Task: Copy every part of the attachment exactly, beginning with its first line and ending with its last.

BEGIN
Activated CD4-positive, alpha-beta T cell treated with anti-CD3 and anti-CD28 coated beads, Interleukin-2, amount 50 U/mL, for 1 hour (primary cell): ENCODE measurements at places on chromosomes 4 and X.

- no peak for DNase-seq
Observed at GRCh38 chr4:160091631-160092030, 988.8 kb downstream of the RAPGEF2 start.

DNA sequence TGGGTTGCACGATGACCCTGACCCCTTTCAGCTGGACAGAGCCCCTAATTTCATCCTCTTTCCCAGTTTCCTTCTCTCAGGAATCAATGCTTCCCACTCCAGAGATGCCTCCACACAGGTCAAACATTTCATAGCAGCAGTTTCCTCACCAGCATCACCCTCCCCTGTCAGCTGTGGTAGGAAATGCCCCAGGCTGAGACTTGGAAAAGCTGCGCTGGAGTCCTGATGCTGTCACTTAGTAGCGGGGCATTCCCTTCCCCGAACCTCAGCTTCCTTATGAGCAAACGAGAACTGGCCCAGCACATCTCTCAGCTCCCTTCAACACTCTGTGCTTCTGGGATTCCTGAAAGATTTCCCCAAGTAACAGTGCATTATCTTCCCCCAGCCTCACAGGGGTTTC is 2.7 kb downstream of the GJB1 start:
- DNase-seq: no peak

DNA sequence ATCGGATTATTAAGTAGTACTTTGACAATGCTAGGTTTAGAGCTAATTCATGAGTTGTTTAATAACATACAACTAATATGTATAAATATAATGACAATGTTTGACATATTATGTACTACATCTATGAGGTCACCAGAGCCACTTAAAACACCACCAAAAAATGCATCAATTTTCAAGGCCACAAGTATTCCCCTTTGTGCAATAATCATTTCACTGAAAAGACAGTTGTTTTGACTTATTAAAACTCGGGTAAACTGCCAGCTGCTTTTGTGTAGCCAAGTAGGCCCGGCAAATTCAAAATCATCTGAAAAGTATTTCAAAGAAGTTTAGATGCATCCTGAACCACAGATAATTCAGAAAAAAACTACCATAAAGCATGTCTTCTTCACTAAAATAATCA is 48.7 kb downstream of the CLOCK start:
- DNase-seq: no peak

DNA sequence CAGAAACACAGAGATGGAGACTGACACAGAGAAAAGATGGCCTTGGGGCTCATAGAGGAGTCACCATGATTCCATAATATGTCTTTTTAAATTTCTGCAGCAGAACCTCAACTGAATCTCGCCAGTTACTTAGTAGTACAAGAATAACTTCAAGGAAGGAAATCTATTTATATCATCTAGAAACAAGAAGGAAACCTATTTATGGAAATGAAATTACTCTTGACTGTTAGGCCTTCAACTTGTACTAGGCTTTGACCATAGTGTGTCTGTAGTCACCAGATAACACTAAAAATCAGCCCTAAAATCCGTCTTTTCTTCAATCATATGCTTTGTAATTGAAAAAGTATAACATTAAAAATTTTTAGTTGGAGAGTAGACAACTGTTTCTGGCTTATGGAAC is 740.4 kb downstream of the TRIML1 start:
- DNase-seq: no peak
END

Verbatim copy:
Activated CD4-positive, alpha-beta T cell treated with anti-CD3 and anti-CD28 coated beads, Interleukin-2, amount 50 U/mL, for 1 hour (primary cell): ENCODE measurements at places on chromosomes 4 and X.

- no peak for DNase-seq
Observed at GRCh38 chr4:160091631-160092030, 988.8 kb downstream of the RAPGEF2 start.

DNA sequence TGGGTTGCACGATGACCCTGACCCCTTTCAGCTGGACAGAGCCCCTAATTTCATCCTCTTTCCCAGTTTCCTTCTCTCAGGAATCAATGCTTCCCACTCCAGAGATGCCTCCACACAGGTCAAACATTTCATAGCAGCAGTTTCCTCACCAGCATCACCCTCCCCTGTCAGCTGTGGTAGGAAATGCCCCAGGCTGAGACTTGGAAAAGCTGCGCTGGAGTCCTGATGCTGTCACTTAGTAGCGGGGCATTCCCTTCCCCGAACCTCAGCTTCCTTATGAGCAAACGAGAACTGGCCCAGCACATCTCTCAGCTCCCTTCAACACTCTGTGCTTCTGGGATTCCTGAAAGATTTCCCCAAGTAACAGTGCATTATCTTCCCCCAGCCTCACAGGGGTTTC is 2.7 kb downstream of the GJB1 start:
- DNase-seq: no peak

DNA sequence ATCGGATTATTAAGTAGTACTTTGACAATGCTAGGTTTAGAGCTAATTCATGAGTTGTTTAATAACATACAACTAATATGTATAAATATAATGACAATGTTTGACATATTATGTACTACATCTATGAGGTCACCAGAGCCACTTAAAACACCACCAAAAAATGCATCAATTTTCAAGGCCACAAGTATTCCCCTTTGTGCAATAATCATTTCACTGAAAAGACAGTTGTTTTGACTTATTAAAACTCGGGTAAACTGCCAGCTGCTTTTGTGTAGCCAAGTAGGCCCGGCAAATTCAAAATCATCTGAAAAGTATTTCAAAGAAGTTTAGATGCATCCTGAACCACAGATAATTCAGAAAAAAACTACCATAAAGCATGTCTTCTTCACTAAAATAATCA is 48.7 kb downstream of the CLOCK start:
- DNase-seq: no peak

DNA sequence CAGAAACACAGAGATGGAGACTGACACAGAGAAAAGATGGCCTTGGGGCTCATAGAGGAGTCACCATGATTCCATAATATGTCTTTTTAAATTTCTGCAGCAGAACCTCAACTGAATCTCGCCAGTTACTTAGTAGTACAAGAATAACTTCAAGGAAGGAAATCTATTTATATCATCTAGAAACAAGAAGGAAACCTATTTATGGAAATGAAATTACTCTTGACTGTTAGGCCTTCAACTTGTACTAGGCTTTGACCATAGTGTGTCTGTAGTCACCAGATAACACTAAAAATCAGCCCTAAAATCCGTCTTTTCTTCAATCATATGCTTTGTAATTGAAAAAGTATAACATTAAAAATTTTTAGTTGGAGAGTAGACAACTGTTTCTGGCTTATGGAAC is 740.4 kb downstream of the TRIML1 start:
- DNase-seq: no peak